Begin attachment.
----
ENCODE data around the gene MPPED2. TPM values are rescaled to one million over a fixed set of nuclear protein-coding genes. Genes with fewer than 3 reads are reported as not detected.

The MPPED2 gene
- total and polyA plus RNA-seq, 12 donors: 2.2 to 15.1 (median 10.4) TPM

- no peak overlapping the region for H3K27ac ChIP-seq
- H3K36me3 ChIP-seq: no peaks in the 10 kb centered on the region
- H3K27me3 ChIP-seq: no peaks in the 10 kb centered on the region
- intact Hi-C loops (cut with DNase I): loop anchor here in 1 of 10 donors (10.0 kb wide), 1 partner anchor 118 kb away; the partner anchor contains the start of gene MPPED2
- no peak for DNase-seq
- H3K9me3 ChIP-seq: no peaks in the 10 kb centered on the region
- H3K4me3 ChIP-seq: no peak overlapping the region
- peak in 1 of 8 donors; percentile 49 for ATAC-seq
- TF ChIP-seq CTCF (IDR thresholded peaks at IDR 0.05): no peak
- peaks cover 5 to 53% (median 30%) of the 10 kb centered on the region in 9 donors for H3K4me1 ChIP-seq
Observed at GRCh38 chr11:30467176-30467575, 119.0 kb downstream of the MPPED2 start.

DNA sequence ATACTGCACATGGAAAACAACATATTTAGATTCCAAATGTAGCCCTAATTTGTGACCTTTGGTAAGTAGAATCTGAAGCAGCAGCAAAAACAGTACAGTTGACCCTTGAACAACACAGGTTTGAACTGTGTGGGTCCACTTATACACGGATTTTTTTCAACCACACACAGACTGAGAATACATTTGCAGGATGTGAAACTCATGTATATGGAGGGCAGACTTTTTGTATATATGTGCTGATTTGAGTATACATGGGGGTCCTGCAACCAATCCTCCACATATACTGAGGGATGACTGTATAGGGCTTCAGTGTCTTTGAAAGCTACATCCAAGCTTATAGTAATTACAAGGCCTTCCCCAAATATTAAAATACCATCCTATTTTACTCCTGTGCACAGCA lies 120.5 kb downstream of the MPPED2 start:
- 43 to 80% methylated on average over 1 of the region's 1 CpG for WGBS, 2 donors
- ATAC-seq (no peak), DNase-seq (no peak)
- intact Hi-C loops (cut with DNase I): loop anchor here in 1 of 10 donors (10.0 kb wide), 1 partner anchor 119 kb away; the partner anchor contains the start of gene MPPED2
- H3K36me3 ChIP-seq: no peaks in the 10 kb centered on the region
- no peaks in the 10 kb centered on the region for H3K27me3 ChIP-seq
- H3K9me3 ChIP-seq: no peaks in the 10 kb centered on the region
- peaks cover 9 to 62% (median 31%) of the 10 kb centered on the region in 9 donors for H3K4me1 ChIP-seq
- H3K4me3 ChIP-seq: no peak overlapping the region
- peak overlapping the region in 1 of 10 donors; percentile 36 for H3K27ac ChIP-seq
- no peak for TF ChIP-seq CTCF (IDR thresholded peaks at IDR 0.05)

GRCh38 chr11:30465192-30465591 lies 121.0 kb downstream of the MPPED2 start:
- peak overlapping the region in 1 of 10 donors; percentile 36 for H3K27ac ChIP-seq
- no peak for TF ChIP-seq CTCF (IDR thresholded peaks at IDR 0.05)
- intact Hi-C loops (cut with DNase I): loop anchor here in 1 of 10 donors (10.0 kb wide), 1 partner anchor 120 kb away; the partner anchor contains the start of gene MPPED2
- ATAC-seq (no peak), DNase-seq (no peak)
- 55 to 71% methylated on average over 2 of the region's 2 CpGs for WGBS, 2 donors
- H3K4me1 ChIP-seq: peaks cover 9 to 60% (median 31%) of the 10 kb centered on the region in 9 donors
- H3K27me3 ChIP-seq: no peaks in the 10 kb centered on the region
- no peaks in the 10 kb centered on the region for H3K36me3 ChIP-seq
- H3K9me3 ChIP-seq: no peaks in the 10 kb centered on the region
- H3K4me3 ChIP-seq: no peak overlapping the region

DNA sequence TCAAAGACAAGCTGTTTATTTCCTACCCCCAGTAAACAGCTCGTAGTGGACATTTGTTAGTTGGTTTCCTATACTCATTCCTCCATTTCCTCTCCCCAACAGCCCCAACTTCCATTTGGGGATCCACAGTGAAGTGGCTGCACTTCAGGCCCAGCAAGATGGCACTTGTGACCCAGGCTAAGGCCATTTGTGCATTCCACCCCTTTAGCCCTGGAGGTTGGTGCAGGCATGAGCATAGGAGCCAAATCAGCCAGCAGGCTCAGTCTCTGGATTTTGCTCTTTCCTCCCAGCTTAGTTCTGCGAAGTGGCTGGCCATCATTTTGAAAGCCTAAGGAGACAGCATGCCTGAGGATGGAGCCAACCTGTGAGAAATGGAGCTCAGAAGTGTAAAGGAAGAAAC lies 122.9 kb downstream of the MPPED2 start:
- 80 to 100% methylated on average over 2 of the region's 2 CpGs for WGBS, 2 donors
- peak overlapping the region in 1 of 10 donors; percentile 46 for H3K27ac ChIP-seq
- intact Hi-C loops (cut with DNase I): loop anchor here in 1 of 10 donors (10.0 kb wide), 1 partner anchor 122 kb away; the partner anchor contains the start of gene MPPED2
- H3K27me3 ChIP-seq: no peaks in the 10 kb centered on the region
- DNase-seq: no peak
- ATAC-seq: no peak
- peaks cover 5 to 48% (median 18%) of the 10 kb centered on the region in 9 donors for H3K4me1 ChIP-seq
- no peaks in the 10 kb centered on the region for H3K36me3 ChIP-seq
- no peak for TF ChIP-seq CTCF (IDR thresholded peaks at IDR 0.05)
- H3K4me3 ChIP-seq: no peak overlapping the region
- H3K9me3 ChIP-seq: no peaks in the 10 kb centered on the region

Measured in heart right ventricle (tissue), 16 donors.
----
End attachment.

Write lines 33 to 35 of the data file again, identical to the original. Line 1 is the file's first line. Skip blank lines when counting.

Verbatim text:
- H3K27me3 ChIP-seq: no peaks in the 10 kb centered on the region
- no peaks in the 10 kb centered on the region for H3K36me3 ChIP-seq
- H3K9me3 ChIP-seq: no peaks in the 10 kb centered on the region